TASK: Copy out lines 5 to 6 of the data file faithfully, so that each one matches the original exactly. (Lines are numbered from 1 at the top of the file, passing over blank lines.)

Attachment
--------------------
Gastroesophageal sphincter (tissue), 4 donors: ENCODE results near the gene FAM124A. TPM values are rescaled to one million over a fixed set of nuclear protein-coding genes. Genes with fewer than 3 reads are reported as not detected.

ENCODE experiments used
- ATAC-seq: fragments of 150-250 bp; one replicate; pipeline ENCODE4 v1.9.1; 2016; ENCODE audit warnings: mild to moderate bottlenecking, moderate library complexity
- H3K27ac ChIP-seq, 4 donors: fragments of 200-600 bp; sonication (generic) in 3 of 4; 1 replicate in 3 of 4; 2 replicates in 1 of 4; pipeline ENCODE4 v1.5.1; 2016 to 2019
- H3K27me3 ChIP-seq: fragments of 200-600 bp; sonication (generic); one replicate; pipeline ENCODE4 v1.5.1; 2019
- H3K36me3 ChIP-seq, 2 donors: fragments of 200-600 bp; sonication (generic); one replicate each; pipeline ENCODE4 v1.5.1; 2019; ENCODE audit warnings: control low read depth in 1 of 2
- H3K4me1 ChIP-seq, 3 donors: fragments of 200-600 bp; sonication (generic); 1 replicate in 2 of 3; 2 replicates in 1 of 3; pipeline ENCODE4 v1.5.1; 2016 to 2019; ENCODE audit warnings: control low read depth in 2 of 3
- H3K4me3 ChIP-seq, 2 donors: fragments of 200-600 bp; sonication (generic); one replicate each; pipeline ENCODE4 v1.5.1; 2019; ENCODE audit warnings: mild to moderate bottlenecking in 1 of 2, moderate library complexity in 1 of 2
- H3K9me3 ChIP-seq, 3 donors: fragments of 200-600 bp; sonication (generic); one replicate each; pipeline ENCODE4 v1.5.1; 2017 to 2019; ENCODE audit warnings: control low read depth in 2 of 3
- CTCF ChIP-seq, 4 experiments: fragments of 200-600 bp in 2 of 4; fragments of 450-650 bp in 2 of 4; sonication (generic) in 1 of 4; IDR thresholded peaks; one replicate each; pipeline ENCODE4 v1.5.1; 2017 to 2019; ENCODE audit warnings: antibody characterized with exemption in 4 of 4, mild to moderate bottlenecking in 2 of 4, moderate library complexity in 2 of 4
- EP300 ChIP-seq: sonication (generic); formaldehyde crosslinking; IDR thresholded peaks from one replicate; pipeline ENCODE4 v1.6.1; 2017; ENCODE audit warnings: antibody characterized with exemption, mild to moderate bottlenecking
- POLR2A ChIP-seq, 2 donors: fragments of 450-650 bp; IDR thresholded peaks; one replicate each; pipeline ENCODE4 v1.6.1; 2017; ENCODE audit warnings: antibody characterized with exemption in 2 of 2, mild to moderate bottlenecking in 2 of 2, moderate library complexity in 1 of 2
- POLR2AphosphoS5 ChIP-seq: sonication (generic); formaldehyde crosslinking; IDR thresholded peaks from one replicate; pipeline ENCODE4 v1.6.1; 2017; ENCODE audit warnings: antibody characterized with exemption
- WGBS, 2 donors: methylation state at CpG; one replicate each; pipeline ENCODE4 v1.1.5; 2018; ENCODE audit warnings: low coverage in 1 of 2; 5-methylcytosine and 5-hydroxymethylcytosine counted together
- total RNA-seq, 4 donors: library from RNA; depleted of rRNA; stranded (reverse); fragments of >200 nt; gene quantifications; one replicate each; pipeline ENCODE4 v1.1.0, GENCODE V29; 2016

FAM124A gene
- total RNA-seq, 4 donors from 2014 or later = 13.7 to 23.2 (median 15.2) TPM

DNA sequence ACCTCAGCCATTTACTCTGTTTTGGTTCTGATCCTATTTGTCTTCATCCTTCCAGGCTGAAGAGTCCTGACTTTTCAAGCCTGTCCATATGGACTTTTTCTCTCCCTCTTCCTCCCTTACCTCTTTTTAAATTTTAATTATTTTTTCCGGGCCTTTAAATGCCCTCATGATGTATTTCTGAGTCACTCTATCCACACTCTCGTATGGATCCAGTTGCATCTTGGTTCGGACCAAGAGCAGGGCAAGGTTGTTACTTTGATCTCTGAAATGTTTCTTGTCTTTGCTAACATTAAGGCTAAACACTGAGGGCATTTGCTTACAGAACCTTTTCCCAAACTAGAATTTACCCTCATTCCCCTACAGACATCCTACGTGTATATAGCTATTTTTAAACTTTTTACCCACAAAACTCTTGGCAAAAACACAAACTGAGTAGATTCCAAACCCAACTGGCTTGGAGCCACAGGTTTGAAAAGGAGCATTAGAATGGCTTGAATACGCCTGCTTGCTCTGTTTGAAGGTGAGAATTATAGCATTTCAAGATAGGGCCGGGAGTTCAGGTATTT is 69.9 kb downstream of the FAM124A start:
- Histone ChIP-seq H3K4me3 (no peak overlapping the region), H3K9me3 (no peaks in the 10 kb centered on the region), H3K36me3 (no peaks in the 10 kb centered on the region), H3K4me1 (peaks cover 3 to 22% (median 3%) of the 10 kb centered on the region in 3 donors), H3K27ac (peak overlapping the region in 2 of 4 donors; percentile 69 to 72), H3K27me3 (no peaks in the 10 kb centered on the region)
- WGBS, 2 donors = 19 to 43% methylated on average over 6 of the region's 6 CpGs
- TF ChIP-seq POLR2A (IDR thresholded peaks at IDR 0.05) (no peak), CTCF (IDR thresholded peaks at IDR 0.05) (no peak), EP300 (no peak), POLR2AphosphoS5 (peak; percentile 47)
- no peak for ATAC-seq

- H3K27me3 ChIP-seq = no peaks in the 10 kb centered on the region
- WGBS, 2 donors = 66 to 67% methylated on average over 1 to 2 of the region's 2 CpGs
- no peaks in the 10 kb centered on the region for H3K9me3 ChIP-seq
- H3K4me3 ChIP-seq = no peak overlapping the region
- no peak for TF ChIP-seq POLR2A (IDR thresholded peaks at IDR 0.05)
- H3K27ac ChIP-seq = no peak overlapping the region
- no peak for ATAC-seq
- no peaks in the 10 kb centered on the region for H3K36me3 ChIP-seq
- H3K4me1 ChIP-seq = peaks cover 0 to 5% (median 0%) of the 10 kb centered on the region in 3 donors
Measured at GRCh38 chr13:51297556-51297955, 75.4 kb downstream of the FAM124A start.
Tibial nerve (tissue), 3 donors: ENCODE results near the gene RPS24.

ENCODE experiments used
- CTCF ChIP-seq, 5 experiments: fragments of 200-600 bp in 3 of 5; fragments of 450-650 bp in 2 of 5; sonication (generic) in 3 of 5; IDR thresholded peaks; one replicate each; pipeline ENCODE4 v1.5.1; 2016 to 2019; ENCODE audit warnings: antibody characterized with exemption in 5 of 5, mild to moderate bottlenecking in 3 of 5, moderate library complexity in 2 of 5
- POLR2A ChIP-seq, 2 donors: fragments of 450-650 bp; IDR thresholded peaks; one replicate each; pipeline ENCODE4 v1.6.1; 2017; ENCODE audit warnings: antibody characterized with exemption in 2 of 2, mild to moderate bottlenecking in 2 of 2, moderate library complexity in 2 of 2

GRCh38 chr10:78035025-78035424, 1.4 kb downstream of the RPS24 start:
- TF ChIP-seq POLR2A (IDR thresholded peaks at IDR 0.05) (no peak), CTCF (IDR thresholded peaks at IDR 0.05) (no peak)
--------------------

- H3K27me3 ChIP-seq: fragments of 200-600 bp; sonication (generic); one replicate; pipeline ENCODE4 v1.5.1; 2019
- H3K36me3 ChIP-seq, 2 donors: fragments of 200-600 bp; sonication (generic); one replicate each; pipeline ENCODE4 v1.5.1; 2019; ENCODE audit warnings: control low read depth in 1 of 2